Genealogies is a body of works that considers diverse representations of genealogy as an attempt to fix and retrace one’s history and heritage. It aims to research - in a series of performative actions and written works - what remains invisible from memory transmission in these essentially fixed representations. A face off with ideas of the linear nature of heritage and notion of predestination.
In the performances, elements such as wooden sticks, water, soil, chalk, written words are assembled in ephemeral live installations through the action of my body and voice. I use anagrams as scores during the performances: the rearrangement of letters of fixed words and sentences for the creation of new poetic meanings.
My research on anagrams as score writing led me to a new collaborative work with musician Till Baumann called Breathe in which the action of breathing as a form of mantra to measure inner emotion and prevent fear for the future. Poems and anagrams are assembled live while the repetitive aspect of breath is used for the production of sonic, rhythmical images.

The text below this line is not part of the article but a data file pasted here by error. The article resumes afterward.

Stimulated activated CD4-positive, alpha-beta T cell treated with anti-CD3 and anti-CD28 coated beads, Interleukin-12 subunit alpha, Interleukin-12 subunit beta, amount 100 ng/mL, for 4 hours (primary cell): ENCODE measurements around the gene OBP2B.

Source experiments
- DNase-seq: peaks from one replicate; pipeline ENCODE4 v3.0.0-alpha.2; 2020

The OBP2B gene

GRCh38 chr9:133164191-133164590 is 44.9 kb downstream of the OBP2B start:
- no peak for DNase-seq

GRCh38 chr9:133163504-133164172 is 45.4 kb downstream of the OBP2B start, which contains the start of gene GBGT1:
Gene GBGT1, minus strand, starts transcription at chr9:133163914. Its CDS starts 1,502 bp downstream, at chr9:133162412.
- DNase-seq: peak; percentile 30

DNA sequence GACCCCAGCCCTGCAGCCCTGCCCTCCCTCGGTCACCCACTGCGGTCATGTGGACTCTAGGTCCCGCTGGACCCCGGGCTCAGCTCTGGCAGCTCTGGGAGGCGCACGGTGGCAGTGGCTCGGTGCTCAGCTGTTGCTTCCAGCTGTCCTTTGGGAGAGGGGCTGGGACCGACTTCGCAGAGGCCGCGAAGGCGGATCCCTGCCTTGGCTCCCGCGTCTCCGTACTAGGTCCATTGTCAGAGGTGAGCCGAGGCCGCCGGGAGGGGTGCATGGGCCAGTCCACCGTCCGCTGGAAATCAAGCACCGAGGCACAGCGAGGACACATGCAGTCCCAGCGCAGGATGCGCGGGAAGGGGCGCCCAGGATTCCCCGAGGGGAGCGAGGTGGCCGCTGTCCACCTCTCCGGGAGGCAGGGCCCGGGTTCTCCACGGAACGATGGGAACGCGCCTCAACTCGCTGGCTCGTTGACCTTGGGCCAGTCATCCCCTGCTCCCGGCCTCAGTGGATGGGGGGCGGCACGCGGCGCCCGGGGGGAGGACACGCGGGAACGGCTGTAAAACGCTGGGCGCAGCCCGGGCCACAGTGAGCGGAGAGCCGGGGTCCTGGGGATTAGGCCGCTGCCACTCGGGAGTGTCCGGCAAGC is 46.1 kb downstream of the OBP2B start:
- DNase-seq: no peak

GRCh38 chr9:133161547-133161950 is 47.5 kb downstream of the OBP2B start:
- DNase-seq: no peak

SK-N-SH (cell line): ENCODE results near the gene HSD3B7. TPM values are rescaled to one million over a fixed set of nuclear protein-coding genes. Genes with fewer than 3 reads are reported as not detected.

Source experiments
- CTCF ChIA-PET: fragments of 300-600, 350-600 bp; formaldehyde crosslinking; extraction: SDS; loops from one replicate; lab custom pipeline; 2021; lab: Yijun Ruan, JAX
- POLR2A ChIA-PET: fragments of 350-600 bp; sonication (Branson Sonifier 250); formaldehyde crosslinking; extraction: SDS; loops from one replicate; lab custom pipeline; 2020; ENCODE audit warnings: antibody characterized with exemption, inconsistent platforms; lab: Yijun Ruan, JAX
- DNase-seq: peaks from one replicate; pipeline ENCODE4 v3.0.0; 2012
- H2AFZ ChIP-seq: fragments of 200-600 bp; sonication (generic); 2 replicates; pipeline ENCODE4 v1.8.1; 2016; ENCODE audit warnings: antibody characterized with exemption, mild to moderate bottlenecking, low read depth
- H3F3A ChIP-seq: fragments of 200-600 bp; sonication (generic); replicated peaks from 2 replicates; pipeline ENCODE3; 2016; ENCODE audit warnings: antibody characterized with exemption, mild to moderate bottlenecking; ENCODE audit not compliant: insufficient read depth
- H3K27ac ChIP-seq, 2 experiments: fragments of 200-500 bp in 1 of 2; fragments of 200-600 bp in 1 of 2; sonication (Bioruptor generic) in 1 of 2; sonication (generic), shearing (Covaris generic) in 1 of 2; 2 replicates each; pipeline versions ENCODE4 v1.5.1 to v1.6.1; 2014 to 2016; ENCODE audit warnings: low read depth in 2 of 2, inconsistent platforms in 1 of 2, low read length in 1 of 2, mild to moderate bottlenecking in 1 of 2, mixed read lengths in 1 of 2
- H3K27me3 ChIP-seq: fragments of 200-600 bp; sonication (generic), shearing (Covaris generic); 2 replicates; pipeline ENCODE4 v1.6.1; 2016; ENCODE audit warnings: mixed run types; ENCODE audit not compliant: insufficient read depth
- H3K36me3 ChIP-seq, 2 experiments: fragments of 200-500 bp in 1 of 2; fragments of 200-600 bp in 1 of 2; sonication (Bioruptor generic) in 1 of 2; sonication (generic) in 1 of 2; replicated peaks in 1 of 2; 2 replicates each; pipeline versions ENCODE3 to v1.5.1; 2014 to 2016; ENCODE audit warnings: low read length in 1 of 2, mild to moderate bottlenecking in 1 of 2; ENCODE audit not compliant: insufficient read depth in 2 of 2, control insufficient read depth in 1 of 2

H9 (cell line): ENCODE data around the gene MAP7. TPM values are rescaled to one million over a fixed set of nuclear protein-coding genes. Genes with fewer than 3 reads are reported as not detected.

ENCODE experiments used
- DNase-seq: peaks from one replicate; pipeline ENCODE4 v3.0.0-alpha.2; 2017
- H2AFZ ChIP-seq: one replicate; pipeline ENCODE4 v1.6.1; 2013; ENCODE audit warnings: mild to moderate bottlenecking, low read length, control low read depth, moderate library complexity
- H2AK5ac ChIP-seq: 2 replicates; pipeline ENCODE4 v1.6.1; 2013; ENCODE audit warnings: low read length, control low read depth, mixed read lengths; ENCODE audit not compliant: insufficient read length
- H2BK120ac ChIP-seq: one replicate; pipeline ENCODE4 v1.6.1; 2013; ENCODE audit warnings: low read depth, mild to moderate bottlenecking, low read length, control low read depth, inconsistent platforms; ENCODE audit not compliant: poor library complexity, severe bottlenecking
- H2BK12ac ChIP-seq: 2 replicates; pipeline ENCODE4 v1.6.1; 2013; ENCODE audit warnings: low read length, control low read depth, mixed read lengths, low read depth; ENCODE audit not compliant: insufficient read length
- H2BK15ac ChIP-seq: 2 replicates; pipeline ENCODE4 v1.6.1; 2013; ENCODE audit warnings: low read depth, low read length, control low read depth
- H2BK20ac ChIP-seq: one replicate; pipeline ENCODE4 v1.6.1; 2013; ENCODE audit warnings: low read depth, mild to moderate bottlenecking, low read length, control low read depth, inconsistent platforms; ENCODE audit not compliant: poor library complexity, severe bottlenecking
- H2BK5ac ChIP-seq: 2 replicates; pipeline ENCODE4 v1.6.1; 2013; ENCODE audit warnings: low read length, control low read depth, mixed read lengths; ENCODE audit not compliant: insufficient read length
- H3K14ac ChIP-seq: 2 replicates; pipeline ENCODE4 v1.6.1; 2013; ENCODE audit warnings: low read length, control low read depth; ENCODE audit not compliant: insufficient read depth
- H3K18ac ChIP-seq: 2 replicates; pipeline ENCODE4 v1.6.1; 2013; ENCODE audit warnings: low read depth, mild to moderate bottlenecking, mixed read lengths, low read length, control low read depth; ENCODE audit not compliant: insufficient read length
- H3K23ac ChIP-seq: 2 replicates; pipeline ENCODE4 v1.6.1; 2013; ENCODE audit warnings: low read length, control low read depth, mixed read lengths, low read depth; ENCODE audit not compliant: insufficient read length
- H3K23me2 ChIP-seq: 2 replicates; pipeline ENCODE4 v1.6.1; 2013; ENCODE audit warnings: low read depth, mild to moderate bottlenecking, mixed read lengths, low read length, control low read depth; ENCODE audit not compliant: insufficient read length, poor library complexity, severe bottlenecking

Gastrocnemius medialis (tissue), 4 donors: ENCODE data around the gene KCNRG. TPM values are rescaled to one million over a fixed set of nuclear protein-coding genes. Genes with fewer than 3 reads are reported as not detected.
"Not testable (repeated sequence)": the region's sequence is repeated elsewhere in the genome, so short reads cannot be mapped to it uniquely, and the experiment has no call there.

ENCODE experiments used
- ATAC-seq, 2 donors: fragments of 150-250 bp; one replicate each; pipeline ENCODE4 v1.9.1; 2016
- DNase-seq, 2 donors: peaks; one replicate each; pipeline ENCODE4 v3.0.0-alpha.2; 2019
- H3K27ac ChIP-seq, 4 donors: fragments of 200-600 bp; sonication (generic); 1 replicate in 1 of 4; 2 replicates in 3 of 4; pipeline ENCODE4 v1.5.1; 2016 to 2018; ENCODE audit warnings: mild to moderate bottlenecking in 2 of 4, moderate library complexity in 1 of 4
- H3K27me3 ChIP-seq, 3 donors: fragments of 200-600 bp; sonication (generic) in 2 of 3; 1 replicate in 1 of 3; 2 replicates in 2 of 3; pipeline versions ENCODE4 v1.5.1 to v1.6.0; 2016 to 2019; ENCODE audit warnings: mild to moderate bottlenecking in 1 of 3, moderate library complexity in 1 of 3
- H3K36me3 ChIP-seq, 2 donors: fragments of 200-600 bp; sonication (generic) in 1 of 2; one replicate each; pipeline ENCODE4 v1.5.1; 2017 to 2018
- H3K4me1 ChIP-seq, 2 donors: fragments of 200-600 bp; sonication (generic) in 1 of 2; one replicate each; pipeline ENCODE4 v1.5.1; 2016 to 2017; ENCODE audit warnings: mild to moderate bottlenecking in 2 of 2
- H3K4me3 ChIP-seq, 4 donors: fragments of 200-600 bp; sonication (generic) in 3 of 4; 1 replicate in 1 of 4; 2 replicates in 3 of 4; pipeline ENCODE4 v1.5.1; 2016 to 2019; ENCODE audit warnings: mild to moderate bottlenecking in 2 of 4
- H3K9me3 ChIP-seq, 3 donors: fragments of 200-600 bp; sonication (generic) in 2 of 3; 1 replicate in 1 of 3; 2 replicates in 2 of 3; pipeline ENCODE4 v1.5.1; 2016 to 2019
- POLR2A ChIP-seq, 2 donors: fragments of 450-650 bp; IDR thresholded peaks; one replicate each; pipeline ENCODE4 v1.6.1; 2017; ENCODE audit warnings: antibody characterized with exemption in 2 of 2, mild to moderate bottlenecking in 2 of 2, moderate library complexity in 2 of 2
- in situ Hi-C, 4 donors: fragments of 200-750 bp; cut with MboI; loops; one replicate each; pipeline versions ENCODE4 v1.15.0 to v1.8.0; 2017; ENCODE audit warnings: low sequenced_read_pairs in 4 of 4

Solo Performance: Genealogies
For 3am, Spring Sprouts
at Flutgraben, Berlin
Photo credit: Fanni Udvarnoki
with Till Baumann
in: "Faith and Terror" performance art festival in Meinblau, Berlin
curated by Anne Hoelck and Tristan Deschamps
Invited by the performance festival Faith &Terror, the Ritournelle Performance Breathe focusses on the action of breathing as a form of mantra to measure inner emotion. Poems and anagrams are created live while the repetitive aspect of breath is used for the production of sonic, rhythmical images.
With Ritournelle, Anais Héraud and Till Baumann managed to nudge me from peace to nightmare and back again. Sheets of paper flutter through the air, telling us to inhale and exhale. In the back a plastic pole circles horizontally on what looks like a modified record player, while a metronome ticks in the front. Ticking, circling, breathing — the three rhythms don’t align, but they lull me into a meditative peace. Then, slowly, the logic becomes darker, Héraud loses herself in the repetition of a phrase, pulling other words out of it as anagrams. It’s not quite terror, but it does have something of the inescapable self-reference of a dream. Dan O'Huiginn